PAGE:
The trainer’s quandry

As I’ve noted already on this blog, the ability to pitch story ideas to editors and journalists is absolutely crucial to success in almost every avenue of PR. For that reason many PRs I speak to seem to think it’s an innate skill – it’s one of those things you’ve either got or you haven’t.

I entirely disagree. Innate skill can help, but everyone can learn to do it. In fact that this is the same with almost any human activity – some people are more likely to succeed because of talent they’re born with, but anyone can – with enough hard work and the right training – learn to do it well.

On my Pitching to Editors course I’ve seen clear evidence of this. PRs have turned up, having been sent by their employers, and I can tell that they’re sceptical. Either they think they already know all they need to about pitching, or they don’t think that a training course is going to make any difference. As we discuss what we want to achieve in the training session they tell me that they’re fine getting stories in the lower level trades, but that it’s not possible for them to get coverage in the nationals or the top tier weeklies – the product/company/service isn’t interesting enough, the journalists just aren’t interested, or pitching simply isn’t something they do all that well.

I love it when people start with this attitude. I know that in four hours they’ll be thinking differently. They’ll have discovered exactly what journalists want in pitches from PRs, they’ll have learnt a step by step methodology for producing pitches that get results, and they’ll have put it into practice, producing a pitch that they can send out as soon as they get into the office the next day.

I also know that in four weeks, after they’ve worked with me for a few minutes every day building and sending a pitch a week, they’ll have got coverage in those nationals and top tier titles they thought were impossible.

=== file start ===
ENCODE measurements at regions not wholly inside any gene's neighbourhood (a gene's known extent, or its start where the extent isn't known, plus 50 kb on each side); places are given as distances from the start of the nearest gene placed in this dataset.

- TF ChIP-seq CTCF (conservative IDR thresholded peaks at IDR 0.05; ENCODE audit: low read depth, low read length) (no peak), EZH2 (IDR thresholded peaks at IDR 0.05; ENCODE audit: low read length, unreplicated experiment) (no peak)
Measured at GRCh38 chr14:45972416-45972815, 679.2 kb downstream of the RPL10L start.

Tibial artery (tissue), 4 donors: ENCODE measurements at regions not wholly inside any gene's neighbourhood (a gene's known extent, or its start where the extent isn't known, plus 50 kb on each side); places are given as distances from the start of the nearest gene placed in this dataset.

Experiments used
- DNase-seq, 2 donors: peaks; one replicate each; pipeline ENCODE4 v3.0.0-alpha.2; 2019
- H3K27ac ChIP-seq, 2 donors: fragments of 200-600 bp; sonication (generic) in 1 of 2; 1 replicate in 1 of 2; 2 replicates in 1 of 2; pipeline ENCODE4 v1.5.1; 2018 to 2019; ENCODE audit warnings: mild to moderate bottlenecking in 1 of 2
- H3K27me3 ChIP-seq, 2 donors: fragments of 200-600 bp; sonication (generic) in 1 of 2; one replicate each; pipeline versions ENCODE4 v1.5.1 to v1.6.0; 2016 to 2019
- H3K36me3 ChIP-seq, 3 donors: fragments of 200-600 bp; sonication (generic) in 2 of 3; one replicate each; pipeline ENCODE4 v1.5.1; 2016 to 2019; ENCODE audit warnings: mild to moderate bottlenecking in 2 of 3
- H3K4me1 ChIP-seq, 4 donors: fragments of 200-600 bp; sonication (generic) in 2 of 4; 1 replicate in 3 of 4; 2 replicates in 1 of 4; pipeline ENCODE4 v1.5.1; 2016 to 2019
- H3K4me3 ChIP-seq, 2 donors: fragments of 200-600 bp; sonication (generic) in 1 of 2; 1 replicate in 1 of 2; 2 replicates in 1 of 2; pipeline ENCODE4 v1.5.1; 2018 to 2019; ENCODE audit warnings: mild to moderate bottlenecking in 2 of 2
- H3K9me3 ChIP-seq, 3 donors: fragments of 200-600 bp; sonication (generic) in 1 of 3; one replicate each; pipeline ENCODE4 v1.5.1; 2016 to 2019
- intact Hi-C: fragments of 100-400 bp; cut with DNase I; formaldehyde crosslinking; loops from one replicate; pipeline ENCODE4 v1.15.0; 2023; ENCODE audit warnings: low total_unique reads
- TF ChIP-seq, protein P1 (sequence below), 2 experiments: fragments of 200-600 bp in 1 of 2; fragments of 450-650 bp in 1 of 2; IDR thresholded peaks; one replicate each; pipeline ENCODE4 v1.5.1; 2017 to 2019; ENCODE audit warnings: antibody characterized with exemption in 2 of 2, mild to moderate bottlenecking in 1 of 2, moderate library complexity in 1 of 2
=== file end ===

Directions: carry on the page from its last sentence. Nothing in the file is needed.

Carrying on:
Ask any trainer and they’ll tell you that’s what they love: transforming attitudes and helping people achieve what they thought was impossible.

They’ll also tell you that what frustrates them most about their work is that so few people realise how possible all this is. It’s a cliche that the ones who are most likely to ask for help are those least likely to need it,  but it’s so true. Most of those who come along to my training sessions are already well on the way to becoming outstanding PR professionals – they’re open to self-development and are reaping the benefits.

It’s the ones who don’t come along, who believe that they don’t need training or that training isn’t going to make any difference – you’ve either got the ability or you haven’t – that frustrate me. I know that they’re probably infuriating my fellow journalists and editors by continuing to send out really bad pitches. And they’re probably disappointing their clients or employers by not getting coverage in the top titles. But what’s worst of all is that this stubborn refusal to accept that training can make a difference is such a waste of their potential.

But if they never open their minds to the possibility of self-development they’ll never discover what a difference it can make. They’ll continue to see training as an expense, not an investment. Although they’d never openly admit this they probably see training as a bit of a con – one of those things that only fools waste their money on.

This is the trainer’s quandry – the people who are most in need of training are those least likely to accept it.

But what can I do about it?

What can any training provider do about it?

Answers on a postcard please…..

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